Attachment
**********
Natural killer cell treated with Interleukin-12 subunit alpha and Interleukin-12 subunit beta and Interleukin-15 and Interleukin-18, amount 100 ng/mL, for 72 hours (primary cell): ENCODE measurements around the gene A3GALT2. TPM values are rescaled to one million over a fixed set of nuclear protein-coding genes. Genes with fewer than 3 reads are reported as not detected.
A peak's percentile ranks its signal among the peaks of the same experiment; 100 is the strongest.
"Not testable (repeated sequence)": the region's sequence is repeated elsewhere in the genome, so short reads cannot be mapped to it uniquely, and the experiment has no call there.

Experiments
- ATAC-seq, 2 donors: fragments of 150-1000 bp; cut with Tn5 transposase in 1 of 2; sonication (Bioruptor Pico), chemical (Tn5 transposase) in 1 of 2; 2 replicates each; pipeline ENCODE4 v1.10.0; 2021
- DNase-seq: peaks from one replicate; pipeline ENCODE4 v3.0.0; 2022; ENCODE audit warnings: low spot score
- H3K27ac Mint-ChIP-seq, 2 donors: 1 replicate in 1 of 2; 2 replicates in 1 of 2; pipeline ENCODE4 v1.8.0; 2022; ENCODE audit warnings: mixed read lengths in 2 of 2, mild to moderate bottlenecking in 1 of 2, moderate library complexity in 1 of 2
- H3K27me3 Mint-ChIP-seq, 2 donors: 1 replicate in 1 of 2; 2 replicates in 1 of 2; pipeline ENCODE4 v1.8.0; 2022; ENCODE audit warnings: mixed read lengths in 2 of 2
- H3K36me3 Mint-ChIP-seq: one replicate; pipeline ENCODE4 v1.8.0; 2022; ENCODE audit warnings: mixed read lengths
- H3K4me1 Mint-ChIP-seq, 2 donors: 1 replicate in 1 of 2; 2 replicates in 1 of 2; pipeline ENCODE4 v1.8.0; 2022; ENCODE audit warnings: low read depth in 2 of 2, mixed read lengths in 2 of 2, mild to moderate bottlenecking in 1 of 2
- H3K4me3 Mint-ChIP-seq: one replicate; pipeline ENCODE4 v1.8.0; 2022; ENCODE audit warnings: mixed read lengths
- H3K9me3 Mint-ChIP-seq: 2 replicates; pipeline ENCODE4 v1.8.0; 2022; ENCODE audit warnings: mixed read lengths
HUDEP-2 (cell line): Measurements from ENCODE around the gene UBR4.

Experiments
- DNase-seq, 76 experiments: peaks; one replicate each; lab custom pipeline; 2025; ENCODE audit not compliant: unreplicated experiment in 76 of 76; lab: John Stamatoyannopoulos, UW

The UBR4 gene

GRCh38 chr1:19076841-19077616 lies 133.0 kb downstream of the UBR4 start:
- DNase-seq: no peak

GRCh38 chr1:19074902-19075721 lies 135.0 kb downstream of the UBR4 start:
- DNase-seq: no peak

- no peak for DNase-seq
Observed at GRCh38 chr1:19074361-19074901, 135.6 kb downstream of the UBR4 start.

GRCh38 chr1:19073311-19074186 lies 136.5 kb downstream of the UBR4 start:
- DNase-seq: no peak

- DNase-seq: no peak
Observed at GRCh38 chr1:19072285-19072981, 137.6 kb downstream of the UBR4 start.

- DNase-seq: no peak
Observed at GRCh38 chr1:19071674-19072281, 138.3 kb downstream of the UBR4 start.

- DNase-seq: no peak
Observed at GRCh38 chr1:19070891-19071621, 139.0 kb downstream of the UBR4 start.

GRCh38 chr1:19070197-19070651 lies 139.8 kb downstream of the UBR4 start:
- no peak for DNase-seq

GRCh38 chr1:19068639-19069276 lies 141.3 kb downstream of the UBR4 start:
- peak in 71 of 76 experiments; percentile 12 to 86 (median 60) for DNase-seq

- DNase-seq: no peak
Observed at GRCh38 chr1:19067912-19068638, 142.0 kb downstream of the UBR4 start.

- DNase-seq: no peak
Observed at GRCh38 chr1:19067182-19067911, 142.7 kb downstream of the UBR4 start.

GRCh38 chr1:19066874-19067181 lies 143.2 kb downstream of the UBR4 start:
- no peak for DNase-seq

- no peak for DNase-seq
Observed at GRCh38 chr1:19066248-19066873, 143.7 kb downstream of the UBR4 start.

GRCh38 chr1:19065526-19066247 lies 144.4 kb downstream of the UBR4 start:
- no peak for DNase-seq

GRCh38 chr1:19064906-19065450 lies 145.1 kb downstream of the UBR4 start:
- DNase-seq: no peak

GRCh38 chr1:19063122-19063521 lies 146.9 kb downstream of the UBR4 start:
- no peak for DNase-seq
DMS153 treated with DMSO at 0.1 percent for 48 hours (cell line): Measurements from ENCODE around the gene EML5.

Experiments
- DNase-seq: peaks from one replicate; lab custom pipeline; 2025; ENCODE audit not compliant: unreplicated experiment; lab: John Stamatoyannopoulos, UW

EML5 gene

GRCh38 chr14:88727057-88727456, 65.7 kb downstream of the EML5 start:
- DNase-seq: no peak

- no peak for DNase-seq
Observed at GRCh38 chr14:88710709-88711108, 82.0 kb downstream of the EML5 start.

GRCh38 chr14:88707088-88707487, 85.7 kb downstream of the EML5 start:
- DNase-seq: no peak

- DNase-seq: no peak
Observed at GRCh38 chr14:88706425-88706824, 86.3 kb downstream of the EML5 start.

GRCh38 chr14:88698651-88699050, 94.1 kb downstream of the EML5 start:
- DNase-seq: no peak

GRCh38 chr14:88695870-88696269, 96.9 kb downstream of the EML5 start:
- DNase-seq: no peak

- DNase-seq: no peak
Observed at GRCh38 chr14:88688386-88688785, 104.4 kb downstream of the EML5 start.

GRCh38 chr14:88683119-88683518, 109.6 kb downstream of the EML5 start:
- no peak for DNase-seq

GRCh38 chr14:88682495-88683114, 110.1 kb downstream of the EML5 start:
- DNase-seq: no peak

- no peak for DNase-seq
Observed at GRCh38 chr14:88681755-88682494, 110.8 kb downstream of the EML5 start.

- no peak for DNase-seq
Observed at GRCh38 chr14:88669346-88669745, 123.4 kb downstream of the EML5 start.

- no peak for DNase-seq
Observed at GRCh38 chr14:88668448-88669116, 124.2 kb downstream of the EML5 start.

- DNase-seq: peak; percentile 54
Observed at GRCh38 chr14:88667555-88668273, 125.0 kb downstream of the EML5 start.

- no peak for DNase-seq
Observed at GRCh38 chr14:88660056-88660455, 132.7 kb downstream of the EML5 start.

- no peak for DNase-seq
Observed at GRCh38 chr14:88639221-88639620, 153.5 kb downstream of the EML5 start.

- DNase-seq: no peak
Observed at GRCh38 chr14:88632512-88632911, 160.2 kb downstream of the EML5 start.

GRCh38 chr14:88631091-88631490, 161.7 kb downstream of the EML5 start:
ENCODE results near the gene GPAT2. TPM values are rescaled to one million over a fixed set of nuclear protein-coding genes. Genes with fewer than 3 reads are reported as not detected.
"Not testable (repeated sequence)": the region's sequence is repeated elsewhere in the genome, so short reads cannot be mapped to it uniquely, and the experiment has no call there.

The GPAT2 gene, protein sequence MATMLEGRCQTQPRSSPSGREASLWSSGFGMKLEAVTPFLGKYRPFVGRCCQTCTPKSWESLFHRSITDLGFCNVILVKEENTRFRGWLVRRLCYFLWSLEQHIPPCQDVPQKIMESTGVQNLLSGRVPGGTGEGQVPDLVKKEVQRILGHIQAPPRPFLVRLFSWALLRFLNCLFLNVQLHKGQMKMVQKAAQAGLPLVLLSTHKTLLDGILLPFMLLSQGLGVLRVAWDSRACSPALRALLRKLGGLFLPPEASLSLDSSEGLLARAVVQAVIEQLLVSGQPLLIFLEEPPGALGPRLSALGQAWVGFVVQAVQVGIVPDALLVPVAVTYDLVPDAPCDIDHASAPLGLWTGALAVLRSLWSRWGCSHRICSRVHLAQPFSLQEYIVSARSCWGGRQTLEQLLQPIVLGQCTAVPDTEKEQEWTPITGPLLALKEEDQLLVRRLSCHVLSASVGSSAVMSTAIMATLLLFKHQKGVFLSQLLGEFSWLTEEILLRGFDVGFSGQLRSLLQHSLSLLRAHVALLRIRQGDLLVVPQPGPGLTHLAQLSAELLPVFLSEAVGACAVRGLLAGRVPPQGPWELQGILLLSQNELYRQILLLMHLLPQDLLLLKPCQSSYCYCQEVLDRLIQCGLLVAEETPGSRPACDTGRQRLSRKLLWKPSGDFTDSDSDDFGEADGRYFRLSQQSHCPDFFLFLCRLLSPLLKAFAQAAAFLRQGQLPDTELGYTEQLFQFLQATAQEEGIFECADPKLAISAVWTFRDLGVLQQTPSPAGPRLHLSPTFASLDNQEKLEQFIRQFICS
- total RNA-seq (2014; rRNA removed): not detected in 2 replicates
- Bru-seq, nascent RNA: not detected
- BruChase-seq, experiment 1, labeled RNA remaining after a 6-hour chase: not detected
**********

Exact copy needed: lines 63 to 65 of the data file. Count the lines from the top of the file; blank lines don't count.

GRCh38 chr14:88695870-88696269, 96.9 kb downstream of the EML5 start:
- DNase-seq: no peak

- DNase-seq: no peak